I think it’s even comical to think now that if you want to go stay at one of the Delaware beaches on the Fourth of July, that it’d be the same price as in the middle of winter. At some point it just makes sense; in many cases it’s not hard to justify with the consumer.

(With restaurants) I think part of the thought is, if you have price sensitive customers that are  willing to move their order, or come a little earlier to save a buck or two, you’ve taken a car (in line) at 6 o’clock, moved it to 4 o’clock when you have no line and the ability to serve that customer. So you could serve more people, generating higher revenue, and everyone has a better customer experience. Your employees are also in a better mood, because they’re not as stressed at peak time.

Part of it is being able to segment the market and the customers and it really comes down to that technology and communication component. These companies are getting really smart at communicating with you through their app. You could have the Starbucks app, I can have the Starbucks app. But we might have different offers marketing different prices, and it’s the same idea (as Wendy’s).

Starbucks knows (if) it has no customers at the store right now. And they know what product you like, and might send you an offer at half price. And essentially, they’re going to make a smaller margin than they would have. But you (originally) had no plans to go. Now you’re turning around and going to Starbucks.

So it’s being able to communicate with individual people on a regular basis. They can really start to hone in on what you’re looking for and customize your experience while simultaneously driving their own business. But the communication is all possible through the app. So whether they’re just changing the drive-thru price while you’re in line, or you order on your phone and pick it up, I think everyone’s doing this. (Wendy’s) just kind of put it out there and it got a very bad rap.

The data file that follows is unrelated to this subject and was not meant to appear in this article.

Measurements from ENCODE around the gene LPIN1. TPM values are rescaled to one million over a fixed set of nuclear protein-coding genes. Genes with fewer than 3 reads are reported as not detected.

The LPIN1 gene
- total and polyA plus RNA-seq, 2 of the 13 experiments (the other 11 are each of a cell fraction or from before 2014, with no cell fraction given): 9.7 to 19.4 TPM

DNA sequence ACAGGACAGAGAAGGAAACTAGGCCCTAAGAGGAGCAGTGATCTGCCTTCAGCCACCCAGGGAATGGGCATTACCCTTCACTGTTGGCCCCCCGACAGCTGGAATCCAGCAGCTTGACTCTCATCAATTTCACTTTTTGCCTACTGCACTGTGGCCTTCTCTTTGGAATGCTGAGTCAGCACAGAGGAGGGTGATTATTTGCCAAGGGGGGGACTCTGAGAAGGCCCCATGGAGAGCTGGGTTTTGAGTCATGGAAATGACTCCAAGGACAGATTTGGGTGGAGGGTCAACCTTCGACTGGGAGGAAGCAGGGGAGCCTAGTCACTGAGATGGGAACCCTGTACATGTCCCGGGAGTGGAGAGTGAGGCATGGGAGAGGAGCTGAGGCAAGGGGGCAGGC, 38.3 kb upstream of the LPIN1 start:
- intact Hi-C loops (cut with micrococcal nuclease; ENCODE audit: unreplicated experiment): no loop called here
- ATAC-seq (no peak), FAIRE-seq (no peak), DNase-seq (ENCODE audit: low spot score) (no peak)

Lerner: Why has there been backlash in the Wendy’s case?

Webb: I think there’s always an initial backlash. But in some cases, it’s the only way for innovation to occur.

Generally people want fairness in the price. The idea is that nobody wants a loss. If they increase the price, and I could have gotten it cheaper I’m going to be mad about it, but every time I’m getting a discount, I feel like a winner. It’s a fundamental application of prospect theory.

So maybe the strategy is for Wendy’s to just increase all the prices, set the new standard, and then just discount it to each customer based on what they know about you at the time. Everyone feels like they’re either paying full price, or they’re getting a discount.

I think what happened is with the communication. Now they’re talking like they’re only going to discount, which again, I think that is the way to do it. If there’s going to be different prices, but you’re going to be getting a discount, then people aren’t upset about it, right?

The CEOs want to sound positive, like we’re doing these cool things and it’s advanced. We’re trying to be cutting edge and leading in this area. But what ended up happening (to Wendy’s) sort of spilled over from the earnings call, and it led to people rephrasing and paraphrasing. The New York Post just attached the (term) surge pricing, so it just kind of ran a little wild from there.  Ultimately, the messaging unintentionally spiraled and led to some unintended negative press.

I’ll leave you with this. If I asked you what you spent the last time you went to McDonald’s, would you know what you paid for the individual products? Sure you might recognize if the  price changed $5 or $10. But 10 or 25 cents, not many can finger point that. For this reason, and offers through mobile applications, I think dynamic pricing in the restaurant industry is only just beginning and here to stay.